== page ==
Visit Rolando Villazón's official website


Opera North General Director gives reaction to ROH Manchester plans

18 December 2009

Richard Mantle (General Director, Opera North):
Richard Mantle (General Director, Opera North): "This is a post-recession, post-Olympics project."

When the plans for Royal Opera House Manchester (ROHM) were first announced in October 2008, Opera North’s General Director, Richard Mantle, told The Times that Manchester was “currently underserved with opera and ballet. When you look at the size of the theatregoing population”, he explained, “I think we could have more. It is something we [at Opera North] have been looking at providing ourselves.”

Now that ROHM has taken a step closer to reality, (click here for the full story), Opera Now asked Richard Mantle what impact he thinks the plans are likely to have for audiences in the north-west of England, and what role Opera North will play.

Richard Mantle: “Although not resident in Manchester, Opera North has in a sense been the opera company for Manchester and the north-west. We serve Manchester as a touring company – not just during our performances at The Lowry for three weeks per year, but also through education work, concerts with the orchestra and a range of other activities. Our frustration is that within our remit we have not been able to grow the audience as much as we would have liked and which, I believe, would be possible: the potential in Manchester is perhaps even greater than for the Leeds conurbation.”

“So I’ve always believed that the idea of developing opera in a much stronger way in Manchester is something that should happen. One of the problems in the past was also the lack of good venues. Opera North now performs in The Lowry, which we love, though it does pose a few challenges of its own, such as accessibility via public transport links.”

“I welcomed the idea of ROHM when it came along. Whether it is the right solution will need to be explored in the long run. However, it has opened up the whole dialogue, and has captivated the Manchester City Council. There is now a strong consensus growing within the Council to move this project forward. Any new development on this scale of course needs leadership, and with Manchester that’s more likely to come from the City Council than from the Royal Opera House.”

Opera Now: The Royal Opera’s recent announcement about their new ‘understanding’ with The Lowry also hinted at possible co-producing partnerships between ROHM and other arts companies in the region. Opera North was specifically mentioned in this context, with ROHM positioned to "produce premieres by Opera North as part of a full programme by that company." Has a clear understanding similar to that now in place with The Lowry also been established between The Royal Opera and Opera North?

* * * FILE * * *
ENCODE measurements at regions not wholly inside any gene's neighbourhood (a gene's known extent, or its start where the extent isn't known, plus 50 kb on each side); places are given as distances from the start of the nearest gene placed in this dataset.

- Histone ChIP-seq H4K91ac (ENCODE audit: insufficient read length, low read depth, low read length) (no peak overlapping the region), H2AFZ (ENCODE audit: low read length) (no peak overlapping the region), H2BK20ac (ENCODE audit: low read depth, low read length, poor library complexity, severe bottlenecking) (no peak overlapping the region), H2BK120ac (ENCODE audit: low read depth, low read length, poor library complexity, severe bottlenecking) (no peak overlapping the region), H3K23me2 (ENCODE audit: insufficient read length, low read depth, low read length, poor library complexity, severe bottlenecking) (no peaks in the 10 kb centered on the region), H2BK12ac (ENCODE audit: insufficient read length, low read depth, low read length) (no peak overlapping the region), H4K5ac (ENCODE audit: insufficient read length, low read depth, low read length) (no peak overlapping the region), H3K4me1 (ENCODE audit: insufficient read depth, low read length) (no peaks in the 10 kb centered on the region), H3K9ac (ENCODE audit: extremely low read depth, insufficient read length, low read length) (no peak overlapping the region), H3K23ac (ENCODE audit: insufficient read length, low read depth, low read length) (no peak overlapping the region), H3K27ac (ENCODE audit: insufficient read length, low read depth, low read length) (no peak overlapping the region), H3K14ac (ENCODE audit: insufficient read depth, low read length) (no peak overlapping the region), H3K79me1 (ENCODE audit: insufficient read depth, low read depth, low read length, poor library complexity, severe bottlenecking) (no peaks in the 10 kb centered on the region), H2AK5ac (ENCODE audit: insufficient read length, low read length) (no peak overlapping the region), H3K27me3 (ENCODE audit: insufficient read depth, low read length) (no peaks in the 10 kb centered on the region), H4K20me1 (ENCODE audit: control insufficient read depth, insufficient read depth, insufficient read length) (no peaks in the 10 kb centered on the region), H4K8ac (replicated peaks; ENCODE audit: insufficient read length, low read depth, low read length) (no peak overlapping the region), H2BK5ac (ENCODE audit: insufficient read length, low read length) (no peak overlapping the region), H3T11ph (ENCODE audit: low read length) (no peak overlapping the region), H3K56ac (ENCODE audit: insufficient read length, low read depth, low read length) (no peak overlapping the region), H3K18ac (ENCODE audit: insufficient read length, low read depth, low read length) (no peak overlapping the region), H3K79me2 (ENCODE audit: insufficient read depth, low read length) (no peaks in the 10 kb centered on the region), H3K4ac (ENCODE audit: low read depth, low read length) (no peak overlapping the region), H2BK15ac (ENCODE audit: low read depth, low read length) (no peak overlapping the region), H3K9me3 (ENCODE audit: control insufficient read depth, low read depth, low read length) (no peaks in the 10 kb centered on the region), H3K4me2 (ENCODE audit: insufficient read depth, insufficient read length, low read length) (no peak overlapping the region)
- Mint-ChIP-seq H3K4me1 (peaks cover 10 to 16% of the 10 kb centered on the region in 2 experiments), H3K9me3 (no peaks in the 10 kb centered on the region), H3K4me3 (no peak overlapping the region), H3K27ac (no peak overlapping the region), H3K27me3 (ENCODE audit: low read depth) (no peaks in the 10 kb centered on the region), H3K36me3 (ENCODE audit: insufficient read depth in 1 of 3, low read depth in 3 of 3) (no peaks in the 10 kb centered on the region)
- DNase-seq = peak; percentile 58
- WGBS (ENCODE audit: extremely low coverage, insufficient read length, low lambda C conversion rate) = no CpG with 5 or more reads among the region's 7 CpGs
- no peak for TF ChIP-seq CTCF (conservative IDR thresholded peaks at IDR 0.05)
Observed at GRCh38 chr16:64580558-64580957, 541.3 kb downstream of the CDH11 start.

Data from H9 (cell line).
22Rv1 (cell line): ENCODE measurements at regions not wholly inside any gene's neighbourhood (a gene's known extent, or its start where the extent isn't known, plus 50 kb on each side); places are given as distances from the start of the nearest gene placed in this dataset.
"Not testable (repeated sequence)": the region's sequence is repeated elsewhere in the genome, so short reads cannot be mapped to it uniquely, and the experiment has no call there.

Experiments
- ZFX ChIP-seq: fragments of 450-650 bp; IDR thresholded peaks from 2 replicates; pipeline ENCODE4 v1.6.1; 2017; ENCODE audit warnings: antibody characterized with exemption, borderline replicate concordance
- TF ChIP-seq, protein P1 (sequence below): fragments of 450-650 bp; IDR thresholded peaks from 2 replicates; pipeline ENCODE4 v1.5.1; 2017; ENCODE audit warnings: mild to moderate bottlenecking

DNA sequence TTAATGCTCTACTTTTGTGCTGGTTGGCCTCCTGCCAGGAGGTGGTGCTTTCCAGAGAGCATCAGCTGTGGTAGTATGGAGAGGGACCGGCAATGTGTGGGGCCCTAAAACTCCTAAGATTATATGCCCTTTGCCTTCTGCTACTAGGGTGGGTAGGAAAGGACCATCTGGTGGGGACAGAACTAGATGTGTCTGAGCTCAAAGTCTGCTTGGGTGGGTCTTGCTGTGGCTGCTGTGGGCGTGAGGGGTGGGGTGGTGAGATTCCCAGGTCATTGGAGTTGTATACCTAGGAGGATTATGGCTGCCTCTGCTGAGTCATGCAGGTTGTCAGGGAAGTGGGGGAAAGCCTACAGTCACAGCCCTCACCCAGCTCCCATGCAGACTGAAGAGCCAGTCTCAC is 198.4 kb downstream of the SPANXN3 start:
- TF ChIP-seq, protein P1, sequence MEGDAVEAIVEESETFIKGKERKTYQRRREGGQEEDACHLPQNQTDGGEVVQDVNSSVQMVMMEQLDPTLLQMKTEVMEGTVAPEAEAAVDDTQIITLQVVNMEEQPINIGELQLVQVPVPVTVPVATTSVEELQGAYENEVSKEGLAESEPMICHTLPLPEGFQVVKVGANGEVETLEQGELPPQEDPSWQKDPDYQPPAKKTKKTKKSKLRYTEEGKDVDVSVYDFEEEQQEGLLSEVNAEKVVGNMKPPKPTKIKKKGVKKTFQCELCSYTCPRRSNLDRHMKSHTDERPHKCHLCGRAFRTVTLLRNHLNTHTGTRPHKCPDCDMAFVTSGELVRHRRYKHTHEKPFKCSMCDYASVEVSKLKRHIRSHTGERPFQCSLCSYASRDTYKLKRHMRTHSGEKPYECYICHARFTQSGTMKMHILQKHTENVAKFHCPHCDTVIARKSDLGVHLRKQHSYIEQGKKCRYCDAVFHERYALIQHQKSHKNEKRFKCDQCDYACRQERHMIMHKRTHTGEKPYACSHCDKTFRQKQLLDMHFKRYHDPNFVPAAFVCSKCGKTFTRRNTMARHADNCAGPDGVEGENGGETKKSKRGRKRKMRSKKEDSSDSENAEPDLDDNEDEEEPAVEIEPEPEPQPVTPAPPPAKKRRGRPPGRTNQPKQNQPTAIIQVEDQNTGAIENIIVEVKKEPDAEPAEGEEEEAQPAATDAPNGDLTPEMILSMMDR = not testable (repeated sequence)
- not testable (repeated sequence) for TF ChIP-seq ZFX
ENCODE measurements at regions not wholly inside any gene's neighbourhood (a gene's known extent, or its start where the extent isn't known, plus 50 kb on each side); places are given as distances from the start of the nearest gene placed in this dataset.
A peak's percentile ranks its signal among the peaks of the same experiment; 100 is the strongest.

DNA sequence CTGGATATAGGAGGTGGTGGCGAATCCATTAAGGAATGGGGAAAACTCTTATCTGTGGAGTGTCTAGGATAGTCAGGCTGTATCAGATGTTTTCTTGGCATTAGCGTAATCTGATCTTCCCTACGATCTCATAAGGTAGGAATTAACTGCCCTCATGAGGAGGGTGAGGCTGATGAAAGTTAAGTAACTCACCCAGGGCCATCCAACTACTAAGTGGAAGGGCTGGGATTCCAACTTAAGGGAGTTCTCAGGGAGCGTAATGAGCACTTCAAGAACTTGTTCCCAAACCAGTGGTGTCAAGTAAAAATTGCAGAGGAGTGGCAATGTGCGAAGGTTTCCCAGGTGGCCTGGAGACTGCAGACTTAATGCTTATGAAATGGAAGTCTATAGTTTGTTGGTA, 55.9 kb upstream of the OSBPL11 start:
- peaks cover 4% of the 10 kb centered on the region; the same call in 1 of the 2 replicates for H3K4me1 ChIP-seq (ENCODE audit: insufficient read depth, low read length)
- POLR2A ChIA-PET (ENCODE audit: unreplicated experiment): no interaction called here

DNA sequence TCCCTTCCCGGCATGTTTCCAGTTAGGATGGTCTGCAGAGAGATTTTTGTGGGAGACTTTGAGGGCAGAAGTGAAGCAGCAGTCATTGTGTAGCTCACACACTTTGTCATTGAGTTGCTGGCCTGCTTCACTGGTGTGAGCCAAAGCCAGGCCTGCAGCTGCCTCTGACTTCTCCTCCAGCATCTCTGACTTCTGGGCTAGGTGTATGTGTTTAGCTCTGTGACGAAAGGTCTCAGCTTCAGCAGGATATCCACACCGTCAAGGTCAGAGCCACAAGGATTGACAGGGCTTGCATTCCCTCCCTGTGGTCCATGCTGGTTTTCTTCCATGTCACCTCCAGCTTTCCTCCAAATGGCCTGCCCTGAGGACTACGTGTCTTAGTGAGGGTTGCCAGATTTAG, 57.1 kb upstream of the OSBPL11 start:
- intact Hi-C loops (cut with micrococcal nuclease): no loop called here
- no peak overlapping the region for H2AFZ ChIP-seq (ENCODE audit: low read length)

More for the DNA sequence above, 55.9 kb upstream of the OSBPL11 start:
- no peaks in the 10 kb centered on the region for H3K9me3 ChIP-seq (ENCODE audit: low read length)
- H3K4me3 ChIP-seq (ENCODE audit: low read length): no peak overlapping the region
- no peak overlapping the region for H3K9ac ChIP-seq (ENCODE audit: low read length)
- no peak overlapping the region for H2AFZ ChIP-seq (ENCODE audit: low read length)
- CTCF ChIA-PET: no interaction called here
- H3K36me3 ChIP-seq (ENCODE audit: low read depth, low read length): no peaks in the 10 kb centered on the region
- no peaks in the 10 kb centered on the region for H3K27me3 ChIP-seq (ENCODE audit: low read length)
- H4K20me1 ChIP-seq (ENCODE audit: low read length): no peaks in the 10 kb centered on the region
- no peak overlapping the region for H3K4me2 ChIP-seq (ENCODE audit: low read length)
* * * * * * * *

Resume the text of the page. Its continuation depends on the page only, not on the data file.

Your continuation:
Richard Mantle: “It’s a bit early for that. Of course, The Lowry’s concern was that they would be sidelined. We all felt that The Lowry had to be part of the solution for lyric work, so the discussions that have taken place during the past few months – to bring them on board as part of this solution and establish their identity as the regional centre for dance – are very important.”

“I’m not worried at this stage that Opera North is not being cited in the same way. It has been clear from the beginning that The Royal Opera won’t be able to ‘go it alone’ with a project of this scale.”

“Also, within the Arts Council’s thinking on ‘spheres of responsibility’, Opera North is firmly responsible for delivering activity in the north-west of England, in the same way that Welsh National Opera is responsible for Wales. We are certainly not talking about a takeover and I don’t think anyone would want that. Opera North’s work will still remain distinct from that of The Royal Opera, and Tony Hall has made it clear from the outset that Opera North will play a central role in these plans if and when they come to fruition.”

“To a great extent ROHM is all about branding, since it’s clear that The Royal Opera is not going to move its base from London. In fact, the number of Royal Opera performances in Manchester will only be around 20 to 25 per year. The idea is therefore to establish a centre that provides plenty of scope for bringing in partners and other collaborators.”

Opera Now: With Opera North already presenting its productions at Sadler's Wells, do you think, more broadly, that ROHM will help to open up a stronger dialogue between arts organisations in London and the north-west of England?

Richard Mantle: “These reports always seem to be London-centric, as if we’re sitting in the regions for crumbs for the table, but it’s not like that. Opera North is the largest publicly funded arts organisation in the north of England, so if this project goes ahead I would like to see it opening up more of a two-way street, for example by creating more opportunities for London audiences to see performances by Opera North, while The Royal Opera could perhaps look even further afield with a view to developing a national remit.”